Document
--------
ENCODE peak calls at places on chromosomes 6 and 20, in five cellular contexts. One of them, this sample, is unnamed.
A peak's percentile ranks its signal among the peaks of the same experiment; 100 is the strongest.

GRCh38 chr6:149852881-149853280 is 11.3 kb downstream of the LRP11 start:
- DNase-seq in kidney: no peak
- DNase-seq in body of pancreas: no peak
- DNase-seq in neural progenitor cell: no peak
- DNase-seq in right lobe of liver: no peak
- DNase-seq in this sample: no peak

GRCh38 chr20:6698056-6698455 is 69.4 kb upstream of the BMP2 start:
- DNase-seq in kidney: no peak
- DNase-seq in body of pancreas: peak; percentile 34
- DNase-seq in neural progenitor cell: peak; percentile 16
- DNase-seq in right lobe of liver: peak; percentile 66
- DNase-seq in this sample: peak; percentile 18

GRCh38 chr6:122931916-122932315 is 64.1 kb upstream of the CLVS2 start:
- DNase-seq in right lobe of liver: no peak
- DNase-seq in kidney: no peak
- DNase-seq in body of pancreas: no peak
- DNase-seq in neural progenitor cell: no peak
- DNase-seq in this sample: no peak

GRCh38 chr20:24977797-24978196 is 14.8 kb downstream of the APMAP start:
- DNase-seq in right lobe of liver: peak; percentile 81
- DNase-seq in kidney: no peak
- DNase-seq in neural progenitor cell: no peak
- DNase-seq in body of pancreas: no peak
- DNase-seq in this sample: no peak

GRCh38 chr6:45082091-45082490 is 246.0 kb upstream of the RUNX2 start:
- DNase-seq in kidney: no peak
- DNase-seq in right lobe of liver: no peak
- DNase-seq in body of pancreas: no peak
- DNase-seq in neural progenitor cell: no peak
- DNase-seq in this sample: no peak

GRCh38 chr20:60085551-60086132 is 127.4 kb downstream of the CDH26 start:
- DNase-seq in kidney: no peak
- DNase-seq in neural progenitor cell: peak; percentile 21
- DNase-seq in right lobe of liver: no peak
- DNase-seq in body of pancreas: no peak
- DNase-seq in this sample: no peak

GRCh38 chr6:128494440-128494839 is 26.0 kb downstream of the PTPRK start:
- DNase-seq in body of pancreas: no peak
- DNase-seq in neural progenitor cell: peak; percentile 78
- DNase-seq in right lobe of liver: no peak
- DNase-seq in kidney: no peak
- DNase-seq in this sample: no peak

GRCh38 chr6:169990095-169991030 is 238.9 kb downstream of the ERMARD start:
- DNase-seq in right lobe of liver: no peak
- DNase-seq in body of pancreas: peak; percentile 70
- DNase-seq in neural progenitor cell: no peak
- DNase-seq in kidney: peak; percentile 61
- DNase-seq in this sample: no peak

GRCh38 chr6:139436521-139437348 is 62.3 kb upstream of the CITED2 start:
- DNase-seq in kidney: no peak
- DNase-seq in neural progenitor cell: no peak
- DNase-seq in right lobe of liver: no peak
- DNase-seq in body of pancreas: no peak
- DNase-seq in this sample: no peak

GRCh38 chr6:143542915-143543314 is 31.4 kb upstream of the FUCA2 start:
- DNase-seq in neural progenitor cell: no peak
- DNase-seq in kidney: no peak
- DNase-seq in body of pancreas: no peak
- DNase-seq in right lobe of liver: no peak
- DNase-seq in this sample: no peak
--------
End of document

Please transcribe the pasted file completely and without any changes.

ENCODE peak calls at places on chromosomes 6 and 20, in five cellular contexts. One of them, this sample, is unnamed.
A peak's percentile ranks its signal among the peaks of the same experiment; 100 is the strongest.

GRCh38 chr6:149852881-149853280 is 11.3 kb downstream of the LRP11 start:
- DNase-seq in kidney: no peak
- DNase-seq in body of pancreas: no peak
- DNase-seq in neural progenitor cell: no peak
- DNase-seq in right lobe of liver: no peak
- DNase-seq in this sample: no peak

GRCh38 chr20:6698056-6698455 is 69.4 kb upstream of the BMP2 start:
- DNase-seq in kidney: no peak
- DNase-seq in body of pancreas: peak; percentile 34
- DNase-seq in neural progenitor cell: peak; percentile 16
- DNase-seq in right lobe of liver: peak; percentile 66
- DNase-seq in this sample: peak; percentile 18

GRCh38 chr6:122931916-122932315 is 64.1 kb upstream of the CLVS2 start:
- DNase-seq in right lobe of liver: no peak
- DNase-seq in kidney: no peak
- DNase-seq in body of pancreas: no peak
- DNase-seq in neural progenitor cell: no peak
- DNase-seq in this sample: no peak

GRCh38 chr20:24977797-24978196 is 14.8 kb downstream of the APMAP start:
- DNase-seq in right lobe of liver: peak; percentile 81
- DNase-seq in kidney: no peak
- DNase-seq in neural progenitor cell: no peak
- DNase-seq in body of pancreas: no peak
- DNase-seq in this sample: no peak

GRCh38 chr6:45082091-45082490 is 246.0 kb upstream of the RUNX2 start:
- DNase-seq in kidney: no peak
- DNase-seq in right lobe of liver: no peak
- DNase-seq in body of pancreas: no peak
- DNase-seq in neural progenitor cell: no peak
- DNase-seq in this sample: no peak

GRCh38 chr20:60085551-60086132 is 127.4 kb downstream of the CDH26 start:
- DNase-seq in kidney: no peak
- DNase-seq in neural progenitor cell: peak; percentile 21
- DNase-seq in right lobe of liver: no peak
- DNase-seq in body of pancreas: no peak
- DNase-seq in this sample: no peak

GRCh38 chr6:128494440-128494839 is 26.0 kb downstream of the PTPRK start:
- DNase-seq in body of pancreas: no peak
- DNase-seq in neural progenitor cell: peak; percentile 78
- DNase-seq in right lobe of liver: no peak
- DNase-seq in kidney: no peak
- DNase-seq in this sample: no peak

GRCh38 chr6:169990095-169991030 is 238.9 kb downstream of the ERMARD start:
- DNase-seq in right lobe of liver: no peak
- DNase-seq in body of pancreas: peak; percentile 70
- DNase-seq in neural progenitor cell: no peak
- DNase-seq in kidney: peak; percentile 61
- DNase-seq in this sample: no peak

GRCh38 chr6:139436521-139437348 is 62.3 kb upstream of the CITED2 start:
- DNase-seq in kidney: no peak
- DNase-seq in neural progenitor cell: no peak
- DNase-seq in right lobe of liver: no peak
- DNase-seq in body of pancreas: no peak
- DNase-seq in this sample: no peak

GRCh38 chr6:143542915-143543314 is 31.4 kb upstream of the FUCA2 start:
- DNase-seq in neural progenitor cell: no peak
- DNase-seq in kidney: no peak
- DNase-seq in body of pancreas: no peak
- DNase-seq in right lobe of liver: no peak
- DNase-seq in this sample: no peak